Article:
December: team 106.7. Kuzma 105.5 (hustling!)
January: team 107.6, Kuzma 110.7 (LeBron hurt, offensive option #1)
February: team 116.4, Kuzma 115.1 (still trying in spite of the vets)
March: team 110.8, Kuzma 112.3 (injured his foot March 4th)
You couldn’t be expected to watch Lakers games, but Kuzma worked hard on defense. Just look at his hustle stats compared to his peers:
Charges drawn: White (.14), Kuzma (.10), Morris (.09), Bryant (.03), with Simmons, Mitchell, Tatum , Collins, Adebayo, Allen and Fox all at 0.0.
Contested 3-point shots: White (4.3), Collins (4.2), Tatum (4.1), Kuzma (3.3), Simmons (2.9), Fox (2.9), Mitchell (2.8), Bryant (2.0)
Contested shots: Allen (15.9), Collins (10.4), White (9.5), Bryant (9.1), Kuzma (8.5), Adebayo (8.0), Tatum (7.8), Simmons (6.6), Mitchell (5.6), Fox (5.5), Anunoby (5.5)
Most of Kuzma’s defensive mistakes were mental errors on help defense, mistakes which can be corrected with more experience, and minimized if he plays with teammates who give a shit about trying to play defense. (The Lakers’ defense completely collapsed after Lonzo got hurt).
I used a completely different set of criteria to determine the best second year players.
- I don’t include Morris and Anunoby because neither player was a starter, or had many responsibilities outside of a tightly defined role. Their stats and efficiency were based on playing fewer minutes against lesser competition. (And if voters looked at things like most points scored in the 4th quarter, Lou Williams would be in the MVP conversation.)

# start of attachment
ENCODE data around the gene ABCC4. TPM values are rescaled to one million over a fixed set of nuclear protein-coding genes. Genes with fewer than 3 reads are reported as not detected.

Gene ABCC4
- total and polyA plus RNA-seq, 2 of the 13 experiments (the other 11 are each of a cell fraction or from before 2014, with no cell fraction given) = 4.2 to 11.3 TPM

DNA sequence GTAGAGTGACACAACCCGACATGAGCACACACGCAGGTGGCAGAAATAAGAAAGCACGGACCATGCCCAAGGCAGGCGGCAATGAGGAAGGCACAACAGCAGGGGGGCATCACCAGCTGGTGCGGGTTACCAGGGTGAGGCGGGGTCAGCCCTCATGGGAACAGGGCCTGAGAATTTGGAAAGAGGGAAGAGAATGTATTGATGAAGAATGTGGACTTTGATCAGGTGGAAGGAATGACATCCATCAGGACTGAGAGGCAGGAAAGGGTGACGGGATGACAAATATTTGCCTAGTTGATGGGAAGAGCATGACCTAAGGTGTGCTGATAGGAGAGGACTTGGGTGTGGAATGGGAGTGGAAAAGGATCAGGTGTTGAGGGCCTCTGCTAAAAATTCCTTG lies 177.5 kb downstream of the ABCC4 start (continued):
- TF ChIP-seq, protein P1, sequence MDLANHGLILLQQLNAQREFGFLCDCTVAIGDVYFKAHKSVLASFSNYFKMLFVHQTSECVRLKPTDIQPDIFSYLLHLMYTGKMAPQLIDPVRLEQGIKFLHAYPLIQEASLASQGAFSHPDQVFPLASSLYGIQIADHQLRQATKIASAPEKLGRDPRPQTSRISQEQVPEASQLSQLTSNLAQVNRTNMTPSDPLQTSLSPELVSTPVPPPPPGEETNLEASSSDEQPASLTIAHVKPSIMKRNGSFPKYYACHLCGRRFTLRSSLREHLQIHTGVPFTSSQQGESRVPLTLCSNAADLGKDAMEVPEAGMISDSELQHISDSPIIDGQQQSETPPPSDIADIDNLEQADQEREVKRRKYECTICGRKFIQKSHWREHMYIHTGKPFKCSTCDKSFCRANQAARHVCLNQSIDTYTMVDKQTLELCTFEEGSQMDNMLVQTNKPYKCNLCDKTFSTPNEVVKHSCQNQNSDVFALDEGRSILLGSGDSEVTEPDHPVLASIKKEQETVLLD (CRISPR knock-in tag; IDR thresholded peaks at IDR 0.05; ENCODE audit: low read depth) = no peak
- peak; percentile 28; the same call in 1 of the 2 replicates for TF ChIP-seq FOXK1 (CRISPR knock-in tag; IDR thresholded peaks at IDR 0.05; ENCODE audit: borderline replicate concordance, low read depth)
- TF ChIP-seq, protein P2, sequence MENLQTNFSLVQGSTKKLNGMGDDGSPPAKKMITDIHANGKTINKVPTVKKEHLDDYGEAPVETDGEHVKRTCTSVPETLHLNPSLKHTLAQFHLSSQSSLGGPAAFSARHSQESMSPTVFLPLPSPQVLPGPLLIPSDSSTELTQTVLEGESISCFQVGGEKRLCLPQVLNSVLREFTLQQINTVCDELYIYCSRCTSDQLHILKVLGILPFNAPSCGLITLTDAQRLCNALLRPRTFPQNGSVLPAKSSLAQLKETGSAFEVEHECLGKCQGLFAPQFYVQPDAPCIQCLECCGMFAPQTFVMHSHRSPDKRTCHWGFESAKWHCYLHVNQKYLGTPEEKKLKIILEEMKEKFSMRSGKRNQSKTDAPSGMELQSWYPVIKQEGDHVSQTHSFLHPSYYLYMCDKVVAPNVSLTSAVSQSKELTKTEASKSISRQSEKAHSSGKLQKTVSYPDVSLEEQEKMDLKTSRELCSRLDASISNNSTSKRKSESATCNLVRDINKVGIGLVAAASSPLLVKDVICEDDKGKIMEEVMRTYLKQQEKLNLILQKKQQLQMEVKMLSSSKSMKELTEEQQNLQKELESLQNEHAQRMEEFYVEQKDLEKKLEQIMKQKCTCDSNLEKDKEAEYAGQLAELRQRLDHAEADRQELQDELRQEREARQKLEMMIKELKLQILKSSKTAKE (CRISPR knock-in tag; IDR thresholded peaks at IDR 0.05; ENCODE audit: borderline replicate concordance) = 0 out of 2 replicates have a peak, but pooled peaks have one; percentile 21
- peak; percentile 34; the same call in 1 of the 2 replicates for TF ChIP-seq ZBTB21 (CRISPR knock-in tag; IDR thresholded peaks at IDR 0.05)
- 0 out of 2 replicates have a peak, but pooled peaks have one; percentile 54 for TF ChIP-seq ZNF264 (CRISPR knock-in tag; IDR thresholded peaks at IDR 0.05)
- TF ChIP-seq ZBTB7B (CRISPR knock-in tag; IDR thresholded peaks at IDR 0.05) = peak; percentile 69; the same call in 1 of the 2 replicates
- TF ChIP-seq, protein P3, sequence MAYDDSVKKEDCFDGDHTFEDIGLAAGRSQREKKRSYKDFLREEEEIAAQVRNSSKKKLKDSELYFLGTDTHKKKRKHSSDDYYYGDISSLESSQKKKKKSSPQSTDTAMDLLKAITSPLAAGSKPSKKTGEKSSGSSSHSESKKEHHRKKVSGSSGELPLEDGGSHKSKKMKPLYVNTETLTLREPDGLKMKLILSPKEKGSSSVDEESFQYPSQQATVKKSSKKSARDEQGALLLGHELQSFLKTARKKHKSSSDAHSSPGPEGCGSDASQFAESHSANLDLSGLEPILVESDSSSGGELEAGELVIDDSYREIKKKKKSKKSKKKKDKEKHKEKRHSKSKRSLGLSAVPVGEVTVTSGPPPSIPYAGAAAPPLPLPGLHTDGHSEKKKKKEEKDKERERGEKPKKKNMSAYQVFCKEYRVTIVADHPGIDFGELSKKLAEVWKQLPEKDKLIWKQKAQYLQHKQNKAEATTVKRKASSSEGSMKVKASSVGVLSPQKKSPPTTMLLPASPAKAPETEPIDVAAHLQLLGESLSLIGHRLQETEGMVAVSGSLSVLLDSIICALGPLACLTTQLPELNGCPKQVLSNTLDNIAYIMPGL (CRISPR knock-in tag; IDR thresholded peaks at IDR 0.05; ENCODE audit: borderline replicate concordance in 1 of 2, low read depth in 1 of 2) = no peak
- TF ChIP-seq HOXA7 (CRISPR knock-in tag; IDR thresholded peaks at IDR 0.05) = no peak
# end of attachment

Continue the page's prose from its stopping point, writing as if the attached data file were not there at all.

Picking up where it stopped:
- Defense and hustle need to factored into how well someone is playing.
- The one stats that shows how important a core player is to his team, is On/Off ratings. Unlike Net Ratings, On/Off ratings corrects for the bias of playing for a really good or a really bad team. If a player’s team does better when they’re on the bench, traditional stats have to be viewed with a grain of salt. Part of that is reflected in how the team’s record compares to the previous year.
Fox (+4.5) — My vote for the Sophomore MVP, based on his On/Off rating and the fact that he lifted his team to contend for a playoff spot for most of the season and the Kings improved their record by at least 12 wins)
Tatum (+4.7) — both he and his team under performed this year
Collins (+6.7) — was really good offensively (+9.0 On/Off offense), for a really bad team that might have set the record for losses if he wasn’t playing
Mitchell (+2.0) — still a net positive for the Jazz, even though they didn’t live up to this year’s higher expectations
Simmons (-1.9) — still great statistically, but surprisingly bad on defense this year, teams figured out how to play him in crunch time, and he was actually replaced by Butler as the closer with the ball on his team.
White (+5.6) — good D (-3.8 Off/On defensive rating), the glue guy who helped turn around the Spurs’ season
Markkannen (+4.7) — he made the biggest difference for his team’s offense of anyone on the second team with a +5.4!
Adebayo (+2.4) — rendered Hassan Whiteside obsolete
Kuzma (+1.9) — carried the team on his shoulders with so many injuries, while also carrying the burden of all the pressure in playing with LeBron
Lonzo (+1.2) — biggest On/Off defensive team improvement of any player (-3.9), among the guards on your list, he was: 2nd in rebounds, 2nd in steals, 3rd in assists, 2nd in screen assists, 1st in ast/to ratio, 3rd in def rating, 2nd in deflections, 3rd in loose balls recovered, 2nd in contested three point shots, 2nd in contested total shots, 2nd in DWS.
He’s easy to ignore because of his offense ad because he deferred so much to LeBron. You could also leave him off your team because of all the games he missed, but he still played more total minutes than Anunoby, and as many minutes as Bryant.
The other players you listed had negative Off/On ratings: Morris (-0.2), Bryant (-1.4), Allen (-4.5), and Anunoby (-12.1).